Spokane city and county union workers held a demonstration Friday amid stalled negotiations on new labor contracts due to disagreements over negotiating the deals in public.
Spokane County commissioners voted in 2018 to stop negotiating union contracts in private. Government transparency advocates have lauded the decision, while labor leaders say the measure is unconstitutional, as they seek to keep negotiations behind closed doors.
Late last month, county commissioners announced an agreement with the Spokane County Public Works Guild that represents the county’s first publicly negotiated contract.
Friday’s demonstration at the Spokane County Courthouse was organized by the Washington State Council of County and City Employees.
Chris Dugovich, executive director of the Washington State Council of County and City Employees, said private negotiations have never been an issue with the city or county in the past. He believes the idea has been promoted to city and county leaders by the Freedom Foundation, a conservative think tank.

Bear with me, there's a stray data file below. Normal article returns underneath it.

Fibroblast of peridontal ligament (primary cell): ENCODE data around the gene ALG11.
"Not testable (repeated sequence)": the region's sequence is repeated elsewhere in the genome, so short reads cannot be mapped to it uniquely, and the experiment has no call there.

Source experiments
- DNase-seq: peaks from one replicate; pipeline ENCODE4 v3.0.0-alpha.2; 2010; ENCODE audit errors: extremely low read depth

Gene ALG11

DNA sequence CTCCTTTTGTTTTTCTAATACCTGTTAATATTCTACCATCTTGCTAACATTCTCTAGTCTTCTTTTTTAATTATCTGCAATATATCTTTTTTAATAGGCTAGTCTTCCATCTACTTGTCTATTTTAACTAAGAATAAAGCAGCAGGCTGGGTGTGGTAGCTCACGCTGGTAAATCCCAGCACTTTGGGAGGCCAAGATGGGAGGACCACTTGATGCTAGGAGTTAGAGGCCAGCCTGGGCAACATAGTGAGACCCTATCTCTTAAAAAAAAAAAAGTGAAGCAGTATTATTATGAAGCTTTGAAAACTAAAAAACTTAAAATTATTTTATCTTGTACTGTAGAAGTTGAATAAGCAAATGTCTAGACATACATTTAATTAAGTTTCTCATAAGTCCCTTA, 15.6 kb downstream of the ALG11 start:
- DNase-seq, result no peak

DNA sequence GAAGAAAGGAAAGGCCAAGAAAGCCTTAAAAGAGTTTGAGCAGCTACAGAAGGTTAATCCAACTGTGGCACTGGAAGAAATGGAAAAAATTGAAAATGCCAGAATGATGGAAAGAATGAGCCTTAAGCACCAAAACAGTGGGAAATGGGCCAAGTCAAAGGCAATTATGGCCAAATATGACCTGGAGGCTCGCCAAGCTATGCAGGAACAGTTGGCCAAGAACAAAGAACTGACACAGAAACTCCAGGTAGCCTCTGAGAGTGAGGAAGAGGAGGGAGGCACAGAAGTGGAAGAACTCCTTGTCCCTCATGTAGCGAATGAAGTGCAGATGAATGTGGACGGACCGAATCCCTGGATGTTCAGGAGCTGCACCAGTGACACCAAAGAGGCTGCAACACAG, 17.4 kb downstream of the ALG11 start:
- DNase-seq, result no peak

“These commissioners … need to take a civics lesson,” he said. “You can’t supersede state law with a county or city ordinance. There’s many reasons for that. Basically, it’s because these laws would all be piecemeal throughout the state.”
Commissioner Josh Kerns said in a statement that while he supports their right to organize, he feels many union members “have been led astray by the narrative being pushed by union leadership.”
“We believe that our policies are completely legal, and we have been and remain completely open to begin the negotiation process for a new contract,” he said in the statement. “With that said, we remain steadfast in our commitment to keep these negotiations open to the public.”
In 2019, 77% of voters in the City of Spokane voted in favor of public bargaining when the question was put on the ballot.
Kerns said the Public Works Guild contract proves public bargaining can work.
“The public, union members, and the media all deserve the opportunity to witness these negotiations in the light of day,” he said, “especially when these agreements commit the County to millions of dollars in the taxpayers’ money.”
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